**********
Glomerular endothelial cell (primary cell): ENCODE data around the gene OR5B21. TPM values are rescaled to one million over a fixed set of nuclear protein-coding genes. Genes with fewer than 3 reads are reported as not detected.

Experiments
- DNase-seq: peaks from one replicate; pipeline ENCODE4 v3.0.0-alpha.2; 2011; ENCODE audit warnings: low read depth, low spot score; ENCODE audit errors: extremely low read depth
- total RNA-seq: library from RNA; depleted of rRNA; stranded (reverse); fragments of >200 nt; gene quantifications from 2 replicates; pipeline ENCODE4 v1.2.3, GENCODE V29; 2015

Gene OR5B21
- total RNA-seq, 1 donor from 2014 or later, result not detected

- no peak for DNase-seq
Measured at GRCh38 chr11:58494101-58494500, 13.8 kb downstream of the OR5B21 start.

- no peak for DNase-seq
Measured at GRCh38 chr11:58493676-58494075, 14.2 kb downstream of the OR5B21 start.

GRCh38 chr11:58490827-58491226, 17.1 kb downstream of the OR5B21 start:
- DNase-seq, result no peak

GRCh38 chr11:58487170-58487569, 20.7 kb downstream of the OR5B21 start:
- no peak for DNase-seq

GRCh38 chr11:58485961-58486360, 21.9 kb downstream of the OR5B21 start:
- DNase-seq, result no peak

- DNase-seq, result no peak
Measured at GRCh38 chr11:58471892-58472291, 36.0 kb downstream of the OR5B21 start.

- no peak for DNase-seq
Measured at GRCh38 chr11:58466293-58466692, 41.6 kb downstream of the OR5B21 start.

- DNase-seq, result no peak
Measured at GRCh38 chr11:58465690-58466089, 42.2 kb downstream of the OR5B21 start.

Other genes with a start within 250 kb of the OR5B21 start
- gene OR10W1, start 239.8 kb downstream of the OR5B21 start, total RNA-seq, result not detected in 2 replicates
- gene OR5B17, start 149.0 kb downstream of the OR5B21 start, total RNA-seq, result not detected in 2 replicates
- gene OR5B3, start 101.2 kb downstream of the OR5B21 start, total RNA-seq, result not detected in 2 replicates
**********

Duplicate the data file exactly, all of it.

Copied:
Glomerular endothelial cell (primary cell): ENCODE data around the gene OR5B21. TPM values are rescaled to one million over a fixed set of nuclear protein-coding genes. Genes with fewer than 3 reads are reported as not detected.

Experiments
- DNase-seq: peaks from one replicate; pipeline ENCODE4 v3.0.0-alpha.2; 2011; ENCODE audit warnings: low read depth, low spot score; ENCODE audit errors: extremely low read depth
- total RNA-seq: library from RNA; depleted of rRNA; stranded (reverse); fragments of >200 nt; gene quantifications from 2 replicates; pipeline ENCODE4 v1.2.3, GENCODE V29; 2015

Gene OR5B21
- total RNA-seq, 1 donor from 2014 or later, result not detected

- no peak for DNase-seq
Measured at GRCh38 chr11:58494101-58494500, 13.8 kb downstream of the OR5B21 start.

- no peak for DNase-seq
Measured at GRCh38 chr11:58493676-58494075, 14.2 kb downstream of the OR5B21 start.

GRCh38 chr11:58490827-58491226, 17.1 kb downstream of the OR5B21 start:
- DNase-seq, result no peak

GRCh38 chr11:58487170-58487569, 20.7 kb downstream of the OR5B21 start:
- no peak for DNase-seq

GRCh38 chr11:58485961-58486360, 21.9 kb downstream of the OR5B21 start:
- DNase-seq, result no peak

- DNase-seq, result no peak
Measured at GRCh38 chr11:58471892-58472291, 36.0 kb downstream of the OR5B21 start.

- no peak for DNase-seq
Measured at GRCh38 chr11:58466293-58466692, 41.6 kb downstream of the OR5B21 start.

- DNase-seq, result no peak
Measured at GRCh38 chr11:58465690-58466089, 42.2 kb downstream of the OR5B21 start.

Other genes with a start within 250 kb of the OR5B21 start
- gene OR10W1, start 239.8 kb downstream of the OR5B21 start, total RNA-seq, result not detected in 2 replicates
- gene OR5B17, start 149.0 kb downstream of the OR5B21 start, total RNA-seq, result not detected in 2 replicates
- gene OR5B3, start 101.2 kb downstream of the OR5B21 start, total RNA-seq, result not detected in 2 replicates